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Development of a Methodology to Evaluate Potential Fluid Migration Pathways from Deep Shale Units to Surficial Aquifers in a Context of Shale Gas Production

Rivard, Christine; Lefebvre, René; Lavoie, Denis; Sejourne, Stephan; Duchesne, Mathieu J.; Ahad, Jason; Benoit, Nicolas; Wang, Baolin; Pugin, André; Lamontagne, Charles

Hydrocarbon production from Canadian shales is recent. Natural gas from shales is being produced in north-eastern British Columbia (Western Canada), while other shales with gas potential are currently being evaluated in different parts of Canada, including the Upper Ordovician Utica Shale in southern Quebec (Eastern Canada).

Hydrocarbon exploration and production operations involve risks to degrade groundwater quality and these hazards need to be assessed and minimized. Contamination risks are primarily related to the casing integrity and surface activities (e.g. truck traffic, water storage). They are, however, mainly related to engineering issues. On the other hand, some concerns have been raised with respect to groundwater contamination that could result from potential fracture or fault interconnections between the shale unit and surficial aquifers, which would allow frac fluids and methane to reach shallow aquifers. Even though groundwater resources are relatively well characterized in a few regions, there is currently no recognized method to evaluate the vulnerability or risks to aquifers resulting from activities carried out at great depths.

This contribution aims at describing the context and methodology currently being developed to evaluate the presence or absence of preferential pathways linking a fracked shale interval to surficial aquifers. The approach involves the use of geological, geophysical, hydrogeological and geochemical data. The Utica Shale in Quebec was targeted for this research because 1) no large-scale exploration and production has taken place so far, 2) this region is relatively populated and 3) groundwater represents an essential water supply for rural areas. A site previously explored by the industry was selected to provide a case study for hazard assessment based on actual geological constraints of a specific region. This contribution also describes the main geological conditions of the Utica Shale and overlying cap rock, critical elements for a thorough understanding of the subsurface geological framework that forms the cornerstone of safe and sustainable development. The study workflow includes: seismic surveys, borehole geophysics, drilling, hydraulic testing, groundwater and gas sampling, as well as 2-D geomechanical and 3-D hydrogeological models. The methodology and tools that are being developed will be general enough to serve as a model for the environmental assessment of other sites in Canada and elsewhere.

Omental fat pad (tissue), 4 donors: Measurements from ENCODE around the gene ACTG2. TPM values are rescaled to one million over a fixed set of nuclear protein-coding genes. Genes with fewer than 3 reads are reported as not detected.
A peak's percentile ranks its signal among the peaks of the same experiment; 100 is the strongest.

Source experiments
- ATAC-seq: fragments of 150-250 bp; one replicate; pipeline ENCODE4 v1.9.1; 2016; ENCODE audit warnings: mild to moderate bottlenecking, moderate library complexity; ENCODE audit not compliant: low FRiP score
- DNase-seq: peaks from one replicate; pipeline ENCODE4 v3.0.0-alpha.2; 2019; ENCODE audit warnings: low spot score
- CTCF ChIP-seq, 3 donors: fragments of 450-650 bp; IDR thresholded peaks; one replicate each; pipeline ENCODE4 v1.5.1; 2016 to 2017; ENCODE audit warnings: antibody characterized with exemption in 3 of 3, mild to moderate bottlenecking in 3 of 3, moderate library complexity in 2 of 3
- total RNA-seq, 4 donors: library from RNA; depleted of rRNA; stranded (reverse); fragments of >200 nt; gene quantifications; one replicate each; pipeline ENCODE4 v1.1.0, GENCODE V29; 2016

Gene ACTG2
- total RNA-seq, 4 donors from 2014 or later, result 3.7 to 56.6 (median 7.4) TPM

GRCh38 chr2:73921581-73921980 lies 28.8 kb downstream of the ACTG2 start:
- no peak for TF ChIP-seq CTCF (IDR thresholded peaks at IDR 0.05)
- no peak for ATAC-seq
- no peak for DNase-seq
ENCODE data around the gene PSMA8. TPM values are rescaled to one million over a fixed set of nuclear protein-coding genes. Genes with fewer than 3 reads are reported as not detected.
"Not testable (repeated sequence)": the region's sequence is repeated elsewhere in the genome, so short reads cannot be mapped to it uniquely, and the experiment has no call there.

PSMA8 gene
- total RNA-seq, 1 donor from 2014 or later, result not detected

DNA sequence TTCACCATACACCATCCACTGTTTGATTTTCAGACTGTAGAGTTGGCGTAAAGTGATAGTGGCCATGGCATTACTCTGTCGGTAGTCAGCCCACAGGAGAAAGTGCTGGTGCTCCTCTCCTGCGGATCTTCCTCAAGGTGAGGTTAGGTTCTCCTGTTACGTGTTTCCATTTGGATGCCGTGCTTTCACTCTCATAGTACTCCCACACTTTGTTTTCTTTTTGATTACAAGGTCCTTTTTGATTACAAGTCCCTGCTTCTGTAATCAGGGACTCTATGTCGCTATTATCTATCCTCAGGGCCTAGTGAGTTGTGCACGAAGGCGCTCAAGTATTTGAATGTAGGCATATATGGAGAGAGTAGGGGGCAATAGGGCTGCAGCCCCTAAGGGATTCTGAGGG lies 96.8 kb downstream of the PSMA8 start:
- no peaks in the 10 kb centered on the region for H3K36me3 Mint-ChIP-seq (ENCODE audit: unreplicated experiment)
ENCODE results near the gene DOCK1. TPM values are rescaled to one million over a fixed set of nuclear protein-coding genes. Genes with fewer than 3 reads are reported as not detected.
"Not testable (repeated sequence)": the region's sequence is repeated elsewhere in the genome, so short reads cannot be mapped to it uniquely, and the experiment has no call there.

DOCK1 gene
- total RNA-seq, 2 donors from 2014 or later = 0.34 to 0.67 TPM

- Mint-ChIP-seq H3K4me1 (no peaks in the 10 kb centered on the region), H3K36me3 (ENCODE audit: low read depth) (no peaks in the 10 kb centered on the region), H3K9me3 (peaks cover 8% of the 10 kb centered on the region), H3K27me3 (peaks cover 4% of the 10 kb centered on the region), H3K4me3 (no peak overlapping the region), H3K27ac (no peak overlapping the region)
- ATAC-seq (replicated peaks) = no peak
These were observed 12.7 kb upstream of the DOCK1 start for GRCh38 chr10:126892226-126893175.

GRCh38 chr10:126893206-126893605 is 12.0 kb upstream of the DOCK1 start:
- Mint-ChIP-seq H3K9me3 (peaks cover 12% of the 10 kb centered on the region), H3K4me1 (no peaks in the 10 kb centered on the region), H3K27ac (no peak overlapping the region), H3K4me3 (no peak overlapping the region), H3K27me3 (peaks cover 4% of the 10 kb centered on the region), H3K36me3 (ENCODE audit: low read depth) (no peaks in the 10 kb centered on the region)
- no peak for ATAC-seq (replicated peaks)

AAPG Search and Discovery Article #90163©2013AAPG 2013 Annual Convention and Exhibition, Pittsburgh, Pennsylvania, May 19-22, 2013